Being of Service to Your Kitchen Chores

A tian, most simply, is an earthenware casserole dish used in France to cook vegetables. Which vegetables? Diced or sliced? With or without cheese? Or eggs? That’s where it gets complicated, unless you allow it to be simple again.

Summer of 2011, I dub you summer of the tian!

I will not fret about using a 9 x 13 Pyrex instead of a French earthenware vessel. I will not fret about not having Gruyère on hand. I will simply slice vegetables, whichever ones look good, stack them on top of lightly sauteed onions, drizzle them with olive oil and, when I have some, whatever fresh herbs I have on hand, and bake.

This particular one is:

1 large 1015 onion
2 beets
4 Roma tomatoes
3 zucchinis
1 large potato
1 large red bell pepper

  1. Preheat the oven to 375 degrees.
  2. Splash oil in the bottom of a 9×13 Pyrex, or whatever casserole you have.
  3. Saute thinly sliced onions until they start to brown, then spread over the bottom of the casserole dish.
  4. Thinly slice all of the other veggies. If the potato or beet slices are very big, cut them in half.
  5. Arrange the slices in the pan. It helps to sandwich tomatoes between potatoes, as the potatoes can soak up the tomato liquid.
  6. Once you’ve wedged them in tightly, drizzle with more olive oil, a healthy dash of salt, and any herbs, like tarragon or oregano, you might have on hand.
  7. Spray a sheet of parchment with Pam or other cooking spray and lay it across the top of the veggies.
  8. Bake for 35 to 40 minutes covered with the parchment.
  9. Remove parchment and bake another 15-20 minutes.

We made this to go with chicken two nights ago, but the chicken was past its prime, so we just at the whole casserole of veggies, just the two of us. Very tasty, very filling. Make some rice, add some meet, scramble an egg, slice some bread … you can build around it very easily, or not at all.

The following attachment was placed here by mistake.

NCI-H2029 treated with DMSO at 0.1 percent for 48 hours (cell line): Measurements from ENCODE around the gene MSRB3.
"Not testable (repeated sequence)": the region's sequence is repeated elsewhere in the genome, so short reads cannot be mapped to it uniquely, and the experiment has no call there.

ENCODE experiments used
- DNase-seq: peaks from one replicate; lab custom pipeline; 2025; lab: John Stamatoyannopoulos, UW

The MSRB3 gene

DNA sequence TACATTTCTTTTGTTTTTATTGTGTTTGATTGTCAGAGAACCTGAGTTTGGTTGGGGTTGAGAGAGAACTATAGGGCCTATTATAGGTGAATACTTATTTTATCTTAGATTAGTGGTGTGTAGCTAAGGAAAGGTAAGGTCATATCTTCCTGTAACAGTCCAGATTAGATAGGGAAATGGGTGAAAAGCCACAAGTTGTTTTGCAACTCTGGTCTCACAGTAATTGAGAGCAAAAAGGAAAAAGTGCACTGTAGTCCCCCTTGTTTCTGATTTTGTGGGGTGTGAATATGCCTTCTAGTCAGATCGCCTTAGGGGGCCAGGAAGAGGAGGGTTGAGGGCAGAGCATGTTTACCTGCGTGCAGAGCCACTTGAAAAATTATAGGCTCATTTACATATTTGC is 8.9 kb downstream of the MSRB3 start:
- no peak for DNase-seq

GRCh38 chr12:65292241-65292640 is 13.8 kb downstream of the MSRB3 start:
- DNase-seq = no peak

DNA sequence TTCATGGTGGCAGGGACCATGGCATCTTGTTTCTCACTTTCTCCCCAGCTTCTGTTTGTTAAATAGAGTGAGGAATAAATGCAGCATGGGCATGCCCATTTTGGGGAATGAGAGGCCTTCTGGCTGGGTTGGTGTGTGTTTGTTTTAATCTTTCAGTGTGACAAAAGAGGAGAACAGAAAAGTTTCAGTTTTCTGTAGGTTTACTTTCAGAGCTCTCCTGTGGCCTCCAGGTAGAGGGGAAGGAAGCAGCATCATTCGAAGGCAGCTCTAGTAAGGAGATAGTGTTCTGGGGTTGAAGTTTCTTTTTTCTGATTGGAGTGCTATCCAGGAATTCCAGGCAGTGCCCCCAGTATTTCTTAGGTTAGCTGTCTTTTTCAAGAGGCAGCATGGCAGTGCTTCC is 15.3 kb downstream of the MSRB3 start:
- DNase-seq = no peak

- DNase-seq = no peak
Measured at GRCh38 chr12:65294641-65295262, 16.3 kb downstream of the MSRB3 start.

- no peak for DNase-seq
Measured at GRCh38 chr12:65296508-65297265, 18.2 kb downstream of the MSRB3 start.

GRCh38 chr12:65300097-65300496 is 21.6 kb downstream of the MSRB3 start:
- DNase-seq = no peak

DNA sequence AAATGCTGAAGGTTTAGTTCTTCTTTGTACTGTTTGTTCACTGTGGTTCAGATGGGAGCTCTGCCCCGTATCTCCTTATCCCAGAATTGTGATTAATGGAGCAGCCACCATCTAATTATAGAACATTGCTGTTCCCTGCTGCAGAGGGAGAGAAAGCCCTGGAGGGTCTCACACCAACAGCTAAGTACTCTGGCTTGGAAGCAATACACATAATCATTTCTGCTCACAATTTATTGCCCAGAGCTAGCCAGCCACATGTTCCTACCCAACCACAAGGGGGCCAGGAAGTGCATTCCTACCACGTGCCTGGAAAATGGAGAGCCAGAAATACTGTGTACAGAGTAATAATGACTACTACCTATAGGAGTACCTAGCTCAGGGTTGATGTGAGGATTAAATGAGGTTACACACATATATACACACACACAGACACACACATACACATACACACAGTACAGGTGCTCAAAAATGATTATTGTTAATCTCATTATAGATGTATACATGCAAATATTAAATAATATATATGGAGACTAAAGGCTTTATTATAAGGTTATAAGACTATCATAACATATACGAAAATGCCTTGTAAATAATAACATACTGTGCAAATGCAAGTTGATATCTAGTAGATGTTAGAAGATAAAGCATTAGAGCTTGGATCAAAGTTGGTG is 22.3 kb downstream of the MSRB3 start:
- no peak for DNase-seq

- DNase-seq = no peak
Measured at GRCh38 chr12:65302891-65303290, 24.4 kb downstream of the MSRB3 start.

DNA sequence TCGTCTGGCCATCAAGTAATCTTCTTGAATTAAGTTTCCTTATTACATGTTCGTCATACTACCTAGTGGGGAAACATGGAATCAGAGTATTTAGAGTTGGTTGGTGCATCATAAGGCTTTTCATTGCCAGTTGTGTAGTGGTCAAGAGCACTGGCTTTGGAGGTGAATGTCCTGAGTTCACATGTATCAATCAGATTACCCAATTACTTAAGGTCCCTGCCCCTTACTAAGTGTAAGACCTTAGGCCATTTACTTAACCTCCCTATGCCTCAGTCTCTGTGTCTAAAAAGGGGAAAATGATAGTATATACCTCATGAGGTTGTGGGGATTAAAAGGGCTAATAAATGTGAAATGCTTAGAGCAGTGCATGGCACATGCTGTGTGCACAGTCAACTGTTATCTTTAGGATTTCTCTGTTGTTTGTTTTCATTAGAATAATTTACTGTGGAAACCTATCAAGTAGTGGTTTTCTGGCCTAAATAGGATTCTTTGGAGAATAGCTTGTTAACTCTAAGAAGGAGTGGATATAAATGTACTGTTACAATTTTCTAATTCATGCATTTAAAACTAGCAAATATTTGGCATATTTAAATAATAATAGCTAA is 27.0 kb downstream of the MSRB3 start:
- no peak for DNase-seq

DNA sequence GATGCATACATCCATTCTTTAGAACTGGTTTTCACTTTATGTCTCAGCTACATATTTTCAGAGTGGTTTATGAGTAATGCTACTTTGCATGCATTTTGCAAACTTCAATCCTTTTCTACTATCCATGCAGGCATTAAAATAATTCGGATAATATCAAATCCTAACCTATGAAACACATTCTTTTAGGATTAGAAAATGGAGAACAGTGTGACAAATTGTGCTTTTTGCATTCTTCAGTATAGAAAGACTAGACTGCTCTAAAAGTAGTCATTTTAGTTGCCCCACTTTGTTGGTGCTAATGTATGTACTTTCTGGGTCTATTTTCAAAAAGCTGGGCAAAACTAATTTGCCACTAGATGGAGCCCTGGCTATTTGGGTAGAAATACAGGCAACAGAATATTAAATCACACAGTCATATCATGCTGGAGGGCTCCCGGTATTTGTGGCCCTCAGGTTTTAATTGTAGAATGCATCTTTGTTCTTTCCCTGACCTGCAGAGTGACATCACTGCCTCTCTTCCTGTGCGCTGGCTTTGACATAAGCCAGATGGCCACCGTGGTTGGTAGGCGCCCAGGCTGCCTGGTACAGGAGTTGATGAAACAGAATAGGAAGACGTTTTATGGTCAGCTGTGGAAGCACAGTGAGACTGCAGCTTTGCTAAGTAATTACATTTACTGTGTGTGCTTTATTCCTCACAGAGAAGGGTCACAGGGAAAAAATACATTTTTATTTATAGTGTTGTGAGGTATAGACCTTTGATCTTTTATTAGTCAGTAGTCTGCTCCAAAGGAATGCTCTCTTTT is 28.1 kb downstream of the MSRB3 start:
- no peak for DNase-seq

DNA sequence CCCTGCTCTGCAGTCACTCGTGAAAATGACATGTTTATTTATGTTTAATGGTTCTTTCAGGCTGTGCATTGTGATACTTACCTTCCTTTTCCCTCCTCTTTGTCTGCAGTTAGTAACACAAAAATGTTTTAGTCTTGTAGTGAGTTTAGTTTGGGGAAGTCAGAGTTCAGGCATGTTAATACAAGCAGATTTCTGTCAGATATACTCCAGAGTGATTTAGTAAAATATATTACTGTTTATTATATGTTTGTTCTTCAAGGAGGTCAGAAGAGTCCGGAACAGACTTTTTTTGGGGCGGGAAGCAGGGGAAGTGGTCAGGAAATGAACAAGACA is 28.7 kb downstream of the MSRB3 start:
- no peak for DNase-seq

The knife work would take forever, because getting uniform slices is a pain but a necessity. Here’s the workaround:

The Super Benriner, in addition to being an inexpensive option for quickly slicing vegetables thinly and uniformly, provides an excellent and hilarious example of why we should learn foreign languages in schools. From the instructions:

It is very much appreciated that you have purchased the super Benriner. dressing apparatus of Benriner.
This Company has been accumulating researches for the past thirty years based on the Company’s concept of making allout efforts solely for the purpose of turning ut vegetable dressers of a ‘superior quality’ and being of service to your kitchen chores. In this apparatus are utilized results of experiences of a long period, and the stainless steel material unique to this Company has been used, cares have been used in carrying out manufacture, and therefore, the superb sharpness of the dresser cutters is our pride.

Yes, Benriner, let’s have daily crisp vegetables. I agree. Sharpness of the cutter does make my cooking chore enjoyable. In fact, I don’t think I’ll find cooking tians to be a chore at all.

ボナペティ and bon appetit!

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This entry was posted in eat this!, recipes and tagged , , , , . Bookmark the permalink.

One Response to Being of Service to Your Kitchen Chores

  1. houstonchick says:

    First, that looks absolutely delicious. Already wondering where I buy parchment paper in Istanbul. And the foreign language thing? Hilarious. And, boy, do I get it.

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